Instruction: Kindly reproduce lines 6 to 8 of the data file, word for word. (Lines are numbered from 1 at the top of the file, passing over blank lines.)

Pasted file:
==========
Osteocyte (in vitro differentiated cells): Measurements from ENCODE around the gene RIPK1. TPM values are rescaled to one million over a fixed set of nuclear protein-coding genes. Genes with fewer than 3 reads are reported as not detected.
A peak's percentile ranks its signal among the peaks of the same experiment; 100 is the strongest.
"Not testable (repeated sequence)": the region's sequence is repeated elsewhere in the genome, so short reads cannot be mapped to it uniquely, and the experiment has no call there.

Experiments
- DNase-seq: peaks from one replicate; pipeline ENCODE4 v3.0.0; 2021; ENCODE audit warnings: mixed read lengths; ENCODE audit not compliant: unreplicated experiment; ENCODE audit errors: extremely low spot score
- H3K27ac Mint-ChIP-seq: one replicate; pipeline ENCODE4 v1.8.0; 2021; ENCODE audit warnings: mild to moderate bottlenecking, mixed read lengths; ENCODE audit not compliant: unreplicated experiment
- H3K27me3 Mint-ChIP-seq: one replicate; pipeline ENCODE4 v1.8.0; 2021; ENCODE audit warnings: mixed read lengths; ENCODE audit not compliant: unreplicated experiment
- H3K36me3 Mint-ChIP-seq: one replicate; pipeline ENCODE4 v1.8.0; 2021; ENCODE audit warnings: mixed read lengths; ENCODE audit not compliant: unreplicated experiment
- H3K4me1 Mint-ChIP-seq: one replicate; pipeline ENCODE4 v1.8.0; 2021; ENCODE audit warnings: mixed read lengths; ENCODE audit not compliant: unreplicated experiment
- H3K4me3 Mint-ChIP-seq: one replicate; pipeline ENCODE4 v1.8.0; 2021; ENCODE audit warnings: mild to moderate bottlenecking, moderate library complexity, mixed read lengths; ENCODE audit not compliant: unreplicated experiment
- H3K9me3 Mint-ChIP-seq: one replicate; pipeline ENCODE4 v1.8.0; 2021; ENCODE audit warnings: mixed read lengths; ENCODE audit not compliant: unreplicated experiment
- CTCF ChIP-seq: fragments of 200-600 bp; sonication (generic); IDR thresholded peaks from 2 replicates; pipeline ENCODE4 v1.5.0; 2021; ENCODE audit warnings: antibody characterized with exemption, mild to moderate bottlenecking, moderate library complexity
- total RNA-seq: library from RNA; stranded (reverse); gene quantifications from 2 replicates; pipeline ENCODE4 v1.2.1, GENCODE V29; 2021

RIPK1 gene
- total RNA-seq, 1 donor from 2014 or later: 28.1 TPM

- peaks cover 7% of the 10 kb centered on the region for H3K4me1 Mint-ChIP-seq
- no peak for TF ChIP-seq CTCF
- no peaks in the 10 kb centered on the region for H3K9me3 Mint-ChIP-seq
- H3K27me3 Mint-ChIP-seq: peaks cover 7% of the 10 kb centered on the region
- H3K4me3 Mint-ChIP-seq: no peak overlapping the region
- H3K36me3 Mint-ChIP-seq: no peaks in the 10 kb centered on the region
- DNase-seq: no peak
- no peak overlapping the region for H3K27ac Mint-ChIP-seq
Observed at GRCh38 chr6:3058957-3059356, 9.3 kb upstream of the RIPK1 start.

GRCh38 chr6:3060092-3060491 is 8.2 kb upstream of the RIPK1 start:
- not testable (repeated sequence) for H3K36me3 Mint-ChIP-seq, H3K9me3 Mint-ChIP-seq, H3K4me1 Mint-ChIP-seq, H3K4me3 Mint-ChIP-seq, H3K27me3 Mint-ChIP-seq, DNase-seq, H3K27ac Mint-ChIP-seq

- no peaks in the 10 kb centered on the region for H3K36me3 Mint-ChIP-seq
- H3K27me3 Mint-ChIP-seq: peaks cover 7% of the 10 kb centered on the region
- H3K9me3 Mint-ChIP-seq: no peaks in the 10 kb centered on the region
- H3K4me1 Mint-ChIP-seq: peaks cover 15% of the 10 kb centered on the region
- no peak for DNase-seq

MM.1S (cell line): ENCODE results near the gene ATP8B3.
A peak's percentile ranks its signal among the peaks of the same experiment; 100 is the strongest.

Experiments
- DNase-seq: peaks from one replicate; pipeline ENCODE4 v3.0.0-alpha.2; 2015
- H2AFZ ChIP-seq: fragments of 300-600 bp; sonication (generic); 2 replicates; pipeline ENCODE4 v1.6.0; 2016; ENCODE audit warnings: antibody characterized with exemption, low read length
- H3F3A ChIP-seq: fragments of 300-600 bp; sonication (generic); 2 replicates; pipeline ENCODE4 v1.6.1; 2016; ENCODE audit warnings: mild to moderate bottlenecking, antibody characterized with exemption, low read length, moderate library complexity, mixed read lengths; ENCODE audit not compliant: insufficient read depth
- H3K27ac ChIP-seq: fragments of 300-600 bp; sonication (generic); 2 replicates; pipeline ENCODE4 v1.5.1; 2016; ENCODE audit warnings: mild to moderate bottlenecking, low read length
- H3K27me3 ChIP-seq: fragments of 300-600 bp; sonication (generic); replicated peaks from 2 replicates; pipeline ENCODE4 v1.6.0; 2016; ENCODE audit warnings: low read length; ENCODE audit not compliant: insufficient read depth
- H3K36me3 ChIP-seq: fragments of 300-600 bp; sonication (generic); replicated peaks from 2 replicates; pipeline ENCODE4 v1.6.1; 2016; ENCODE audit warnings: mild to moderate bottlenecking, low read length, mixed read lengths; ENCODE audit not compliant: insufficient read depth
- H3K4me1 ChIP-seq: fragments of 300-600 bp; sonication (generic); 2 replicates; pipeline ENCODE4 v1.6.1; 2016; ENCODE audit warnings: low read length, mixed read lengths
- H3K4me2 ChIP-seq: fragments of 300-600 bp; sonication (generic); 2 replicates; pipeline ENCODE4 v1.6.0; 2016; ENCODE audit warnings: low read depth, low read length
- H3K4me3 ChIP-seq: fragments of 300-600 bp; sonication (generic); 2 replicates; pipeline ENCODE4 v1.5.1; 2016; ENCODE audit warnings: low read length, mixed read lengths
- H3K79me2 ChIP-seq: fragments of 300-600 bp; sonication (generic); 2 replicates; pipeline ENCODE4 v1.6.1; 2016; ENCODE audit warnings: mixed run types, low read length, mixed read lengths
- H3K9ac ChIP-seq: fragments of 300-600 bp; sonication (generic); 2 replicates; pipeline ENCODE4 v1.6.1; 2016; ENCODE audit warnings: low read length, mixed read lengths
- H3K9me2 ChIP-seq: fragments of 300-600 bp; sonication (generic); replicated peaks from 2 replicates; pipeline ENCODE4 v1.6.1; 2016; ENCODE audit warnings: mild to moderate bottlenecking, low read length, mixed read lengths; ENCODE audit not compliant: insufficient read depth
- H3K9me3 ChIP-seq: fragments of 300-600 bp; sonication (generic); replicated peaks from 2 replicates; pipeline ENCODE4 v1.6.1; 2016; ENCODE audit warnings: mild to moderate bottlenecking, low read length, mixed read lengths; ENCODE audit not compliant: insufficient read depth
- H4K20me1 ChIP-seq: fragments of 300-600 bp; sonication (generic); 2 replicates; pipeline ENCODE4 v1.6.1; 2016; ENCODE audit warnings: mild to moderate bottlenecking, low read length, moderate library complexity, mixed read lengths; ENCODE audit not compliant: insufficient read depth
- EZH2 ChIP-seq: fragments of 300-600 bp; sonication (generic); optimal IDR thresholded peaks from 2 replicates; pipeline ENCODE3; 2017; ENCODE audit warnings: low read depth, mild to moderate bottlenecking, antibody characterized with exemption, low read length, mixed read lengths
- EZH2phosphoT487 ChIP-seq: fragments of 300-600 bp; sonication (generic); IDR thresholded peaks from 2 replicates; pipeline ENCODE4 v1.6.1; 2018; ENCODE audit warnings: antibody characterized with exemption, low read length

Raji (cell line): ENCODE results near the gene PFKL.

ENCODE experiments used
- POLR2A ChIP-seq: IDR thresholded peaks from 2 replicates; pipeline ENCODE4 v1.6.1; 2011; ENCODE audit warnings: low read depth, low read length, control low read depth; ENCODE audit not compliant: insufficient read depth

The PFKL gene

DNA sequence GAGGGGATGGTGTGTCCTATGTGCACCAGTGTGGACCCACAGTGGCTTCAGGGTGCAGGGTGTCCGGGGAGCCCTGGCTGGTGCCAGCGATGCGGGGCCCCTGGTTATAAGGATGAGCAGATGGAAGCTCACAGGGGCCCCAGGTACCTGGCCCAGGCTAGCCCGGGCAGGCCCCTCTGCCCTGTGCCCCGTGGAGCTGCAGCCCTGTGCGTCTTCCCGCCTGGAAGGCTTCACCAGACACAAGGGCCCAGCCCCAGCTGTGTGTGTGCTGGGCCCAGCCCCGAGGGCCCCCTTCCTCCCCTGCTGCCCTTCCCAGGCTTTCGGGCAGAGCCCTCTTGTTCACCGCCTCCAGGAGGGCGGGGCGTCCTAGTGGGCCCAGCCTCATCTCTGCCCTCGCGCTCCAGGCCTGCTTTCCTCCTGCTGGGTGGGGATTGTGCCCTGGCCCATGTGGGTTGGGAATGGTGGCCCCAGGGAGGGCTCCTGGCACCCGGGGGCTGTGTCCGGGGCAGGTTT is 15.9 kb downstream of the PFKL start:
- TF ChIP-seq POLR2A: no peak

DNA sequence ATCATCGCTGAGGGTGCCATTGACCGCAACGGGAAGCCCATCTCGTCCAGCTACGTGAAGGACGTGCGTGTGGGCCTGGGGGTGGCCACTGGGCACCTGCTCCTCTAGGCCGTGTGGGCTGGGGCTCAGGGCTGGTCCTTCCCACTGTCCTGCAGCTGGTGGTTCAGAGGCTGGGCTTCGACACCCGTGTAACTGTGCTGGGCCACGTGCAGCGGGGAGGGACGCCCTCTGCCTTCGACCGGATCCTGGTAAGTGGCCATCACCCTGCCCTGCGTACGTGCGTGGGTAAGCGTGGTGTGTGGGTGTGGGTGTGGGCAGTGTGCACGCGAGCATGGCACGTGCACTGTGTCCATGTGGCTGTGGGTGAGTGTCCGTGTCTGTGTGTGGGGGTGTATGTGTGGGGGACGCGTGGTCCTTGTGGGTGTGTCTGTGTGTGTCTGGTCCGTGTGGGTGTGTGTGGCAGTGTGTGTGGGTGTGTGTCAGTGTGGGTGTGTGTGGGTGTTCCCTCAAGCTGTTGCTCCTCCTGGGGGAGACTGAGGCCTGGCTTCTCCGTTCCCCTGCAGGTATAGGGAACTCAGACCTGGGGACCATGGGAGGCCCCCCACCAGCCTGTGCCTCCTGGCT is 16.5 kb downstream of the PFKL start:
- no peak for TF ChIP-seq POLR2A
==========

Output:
- H3K27ac Mint-ChIP-seq: one replicate; pipeline ENCODE4 v1.8.0; 2021; ENCODE audit warnings: mild to moderate bottlenecking, mixed read lengths; ENCODE audit not compliant: unreplicated experiment
- H3K27me3 Mint-ChIP-seq: one replicate; pipeline ENCODE4 v1.8.0; 2021; ENCODE audit warnings: mixed read lengths; ENCODE audit not compliant: unreplicated experiment
- H3K36me3 Mint-ChIP-seq: one replicate; pipeline ENCODE4 v1.8.0; 2021; ENCODE audit warnings: mixed read lengths; ENCODE audit not compliant: unreplicated experiment